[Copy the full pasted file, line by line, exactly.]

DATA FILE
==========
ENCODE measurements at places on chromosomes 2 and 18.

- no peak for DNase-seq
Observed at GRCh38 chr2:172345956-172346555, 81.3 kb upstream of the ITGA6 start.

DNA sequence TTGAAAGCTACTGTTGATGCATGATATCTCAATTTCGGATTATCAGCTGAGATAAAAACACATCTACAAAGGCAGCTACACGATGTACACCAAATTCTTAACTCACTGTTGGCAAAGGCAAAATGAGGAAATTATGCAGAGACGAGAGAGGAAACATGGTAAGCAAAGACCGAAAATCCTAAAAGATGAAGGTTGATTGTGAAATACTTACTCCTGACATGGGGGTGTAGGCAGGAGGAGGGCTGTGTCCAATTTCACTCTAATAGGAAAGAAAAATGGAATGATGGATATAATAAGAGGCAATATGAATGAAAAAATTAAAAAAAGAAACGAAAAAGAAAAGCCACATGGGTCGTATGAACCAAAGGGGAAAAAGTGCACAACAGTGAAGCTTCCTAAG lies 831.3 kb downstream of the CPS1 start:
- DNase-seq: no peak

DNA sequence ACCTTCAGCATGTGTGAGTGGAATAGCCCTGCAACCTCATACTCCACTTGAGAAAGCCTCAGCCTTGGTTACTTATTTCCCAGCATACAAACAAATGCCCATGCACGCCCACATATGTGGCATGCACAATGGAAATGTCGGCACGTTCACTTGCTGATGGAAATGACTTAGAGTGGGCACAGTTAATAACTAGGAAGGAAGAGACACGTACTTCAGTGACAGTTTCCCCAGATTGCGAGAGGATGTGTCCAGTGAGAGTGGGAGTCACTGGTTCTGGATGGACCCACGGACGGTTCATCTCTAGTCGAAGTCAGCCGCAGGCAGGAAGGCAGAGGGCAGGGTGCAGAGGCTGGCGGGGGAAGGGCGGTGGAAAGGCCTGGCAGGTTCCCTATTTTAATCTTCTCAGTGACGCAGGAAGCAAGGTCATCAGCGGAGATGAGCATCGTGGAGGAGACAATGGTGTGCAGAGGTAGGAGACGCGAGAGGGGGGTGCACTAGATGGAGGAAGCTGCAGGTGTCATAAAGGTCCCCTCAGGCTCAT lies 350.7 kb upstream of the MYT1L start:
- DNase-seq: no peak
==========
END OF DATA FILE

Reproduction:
ENCODE measurements at places on chromosomes 2 and 18.

- no peak for DNase-seq
Observed at GRCh38 chr2:172345956-172346555, 81.3 kb upstream of the ITGA6 start.

DNA sequence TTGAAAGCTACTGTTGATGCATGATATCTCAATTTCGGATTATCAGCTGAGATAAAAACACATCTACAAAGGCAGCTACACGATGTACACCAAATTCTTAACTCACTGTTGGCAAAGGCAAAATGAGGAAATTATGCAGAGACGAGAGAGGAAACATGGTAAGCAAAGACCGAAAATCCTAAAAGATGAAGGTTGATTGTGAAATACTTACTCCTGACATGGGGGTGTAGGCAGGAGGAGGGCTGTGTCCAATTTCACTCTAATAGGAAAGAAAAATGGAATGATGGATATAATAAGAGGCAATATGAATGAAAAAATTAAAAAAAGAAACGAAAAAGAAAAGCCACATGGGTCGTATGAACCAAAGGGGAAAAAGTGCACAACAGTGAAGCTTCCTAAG lies 831.3 kb downstream of the CPS1 start:
- DNase-seq: no peak

DNA sequence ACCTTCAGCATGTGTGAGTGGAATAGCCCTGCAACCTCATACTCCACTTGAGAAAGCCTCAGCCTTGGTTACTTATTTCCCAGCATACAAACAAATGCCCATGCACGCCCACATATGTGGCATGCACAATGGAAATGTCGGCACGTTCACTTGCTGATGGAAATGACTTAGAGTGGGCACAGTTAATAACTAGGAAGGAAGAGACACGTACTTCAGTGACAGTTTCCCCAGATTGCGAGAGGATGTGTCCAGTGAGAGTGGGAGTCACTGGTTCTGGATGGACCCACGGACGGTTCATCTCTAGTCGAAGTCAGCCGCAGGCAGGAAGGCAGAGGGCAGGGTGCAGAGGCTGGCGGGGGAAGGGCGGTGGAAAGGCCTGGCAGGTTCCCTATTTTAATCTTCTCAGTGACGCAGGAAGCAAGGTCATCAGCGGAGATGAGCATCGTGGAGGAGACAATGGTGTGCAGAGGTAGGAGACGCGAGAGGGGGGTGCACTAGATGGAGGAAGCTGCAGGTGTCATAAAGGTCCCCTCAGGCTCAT lies 350.7 kb upstream of the MYT1L start:
- DNase-seq: no peak